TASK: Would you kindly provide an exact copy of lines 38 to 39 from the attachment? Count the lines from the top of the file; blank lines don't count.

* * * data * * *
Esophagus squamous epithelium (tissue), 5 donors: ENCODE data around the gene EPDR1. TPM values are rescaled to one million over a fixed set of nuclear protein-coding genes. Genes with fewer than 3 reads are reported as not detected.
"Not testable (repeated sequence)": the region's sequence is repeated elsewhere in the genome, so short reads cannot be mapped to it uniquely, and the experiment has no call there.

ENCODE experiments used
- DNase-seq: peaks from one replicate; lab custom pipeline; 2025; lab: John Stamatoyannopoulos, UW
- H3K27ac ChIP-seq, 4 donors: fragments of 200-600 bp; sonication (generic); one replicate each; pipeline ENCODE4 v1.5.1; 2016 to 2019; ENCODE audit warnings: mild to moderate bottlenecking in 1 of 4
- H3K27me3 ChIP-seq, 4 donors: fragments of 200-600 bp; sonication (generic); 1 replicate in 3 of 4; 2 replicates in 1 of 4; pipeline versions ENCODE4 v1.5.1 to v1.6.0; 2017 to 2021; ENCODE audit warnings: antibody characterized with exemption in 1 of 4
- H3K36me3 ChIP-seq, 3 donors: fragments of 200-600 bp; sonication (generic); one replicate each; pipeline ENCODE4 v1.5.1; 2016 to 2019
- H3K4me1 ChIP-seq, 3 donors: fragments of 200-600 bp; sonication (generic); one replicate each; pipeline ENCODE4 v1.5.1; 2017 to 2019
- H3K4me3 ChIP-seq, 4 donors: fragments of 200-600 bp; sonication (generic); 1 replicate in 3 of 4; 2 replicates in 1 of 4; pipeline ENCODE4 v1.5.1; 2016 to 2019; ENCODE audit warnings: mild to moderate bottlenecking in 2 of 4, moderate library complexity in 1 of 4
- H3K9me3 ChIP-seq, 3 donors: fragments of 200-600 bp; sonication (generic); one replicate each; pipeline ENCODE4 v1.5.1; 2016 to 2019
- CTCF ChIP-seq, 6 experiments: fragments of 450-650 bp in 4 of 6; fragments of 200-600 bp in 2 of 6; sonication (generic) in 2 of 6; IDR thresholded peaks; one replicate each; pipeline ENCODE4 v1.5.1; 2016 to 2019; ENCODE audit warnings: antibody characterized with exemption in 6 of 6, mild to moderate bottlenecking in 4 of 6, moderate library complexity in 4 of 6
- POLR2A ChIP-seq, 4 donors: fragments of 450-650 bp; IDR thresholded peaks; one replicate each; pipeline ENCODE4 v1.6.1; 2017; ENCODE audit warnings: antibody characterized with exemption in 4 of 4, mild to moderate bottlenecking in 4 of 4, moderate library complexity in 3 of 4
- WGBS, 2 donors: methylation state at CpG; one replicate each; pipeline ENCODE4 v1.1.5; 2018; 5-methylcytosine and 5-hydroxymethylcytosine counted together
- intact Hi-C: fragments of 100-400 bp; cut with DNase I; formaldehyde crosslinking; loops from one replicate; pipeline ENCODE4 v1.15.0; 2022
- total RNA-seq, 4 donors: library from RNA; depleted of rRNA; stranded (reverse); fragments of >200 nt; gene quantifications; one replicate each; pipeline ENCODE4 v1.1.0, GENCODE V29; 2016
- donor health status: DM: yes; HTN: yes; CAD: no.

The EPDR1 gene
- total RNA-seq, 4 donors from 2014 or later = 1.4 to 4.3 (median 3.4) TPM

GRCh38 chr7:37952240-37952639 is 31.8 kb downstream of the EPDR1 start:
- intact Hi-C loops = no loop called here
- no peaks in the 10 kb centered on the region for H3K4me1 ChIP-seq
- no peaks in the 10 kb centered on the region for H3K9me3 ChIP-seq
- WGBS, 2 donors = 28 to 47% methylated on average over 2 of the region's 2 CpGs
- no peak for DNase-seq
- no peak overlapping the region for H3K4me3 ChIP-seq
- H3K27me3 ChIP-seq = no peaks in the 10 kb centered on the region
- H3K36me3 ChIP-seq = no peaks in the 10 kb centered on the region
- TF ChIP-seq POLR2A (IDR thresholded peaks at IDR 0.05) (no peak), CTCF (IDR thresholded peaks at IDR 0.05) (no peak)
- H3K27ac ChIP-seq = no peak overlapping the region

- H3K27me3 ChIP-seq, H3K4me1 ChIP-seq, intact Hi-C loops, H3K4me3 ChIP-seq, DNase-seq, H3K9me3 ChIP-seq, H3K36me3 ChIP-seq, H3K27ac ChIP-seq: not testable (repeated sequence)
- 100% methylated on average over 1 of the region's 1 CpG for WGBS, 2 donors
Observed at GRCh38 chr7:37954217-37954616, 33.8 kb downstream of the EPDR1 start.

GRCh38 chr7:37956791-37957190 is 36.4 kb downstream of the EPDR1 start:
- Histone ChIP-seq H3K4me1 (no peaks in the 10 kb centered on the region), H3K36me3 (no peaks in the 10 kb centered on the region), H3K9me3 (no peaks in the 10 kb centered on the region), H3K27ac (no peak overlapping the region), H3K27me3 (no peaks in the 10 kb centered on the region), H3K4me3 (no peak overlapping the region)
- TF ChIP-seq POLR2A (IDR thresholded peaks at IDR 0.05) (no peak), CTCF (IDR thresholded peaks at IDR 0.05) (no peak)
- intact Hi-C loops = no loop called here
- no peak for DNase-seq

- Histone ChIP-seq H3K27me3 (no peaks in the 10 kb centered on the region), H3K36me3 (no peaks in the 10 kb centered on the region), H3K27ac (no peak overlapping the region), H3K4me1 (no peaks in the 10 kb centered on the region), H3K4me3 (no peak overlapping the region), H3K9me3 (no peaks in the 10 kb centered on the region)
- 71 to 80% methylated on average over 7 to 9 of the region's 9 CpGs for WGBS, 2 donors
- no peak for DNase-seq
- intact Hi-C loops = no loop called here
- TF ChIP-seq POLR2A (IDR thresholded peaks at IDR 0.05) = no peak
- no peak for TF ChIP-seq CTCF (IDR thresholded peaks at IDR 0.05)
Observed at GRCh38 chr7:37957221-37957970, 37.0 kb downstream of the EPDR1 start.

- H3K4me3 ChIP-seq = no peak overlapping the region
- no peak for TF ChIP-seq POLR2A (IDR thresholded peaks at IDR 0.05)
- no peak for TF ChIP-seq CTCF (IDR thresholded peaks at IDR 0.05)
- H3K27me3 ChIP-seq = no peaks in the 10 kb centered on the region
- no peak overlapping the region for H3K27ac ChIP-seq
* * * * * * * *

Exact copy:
- Histone ChIP-seq H3K27me3 (no peaks in the 10 kb centered on the region), H3K36me3 (no peaks in the 10 kb centered on the region), H3K27ac (no peak overlapping the region), H3K4me1 (no peaks in the 10 kb centered on the region), H3K4me3 (no peak overlapping the region), H3K9me3 (no peaks in the 10 kb centered on the region)
- 71 to 80% methylated on average over 7 to 9 of the region's 9 CpGs for WGBS, 2 donors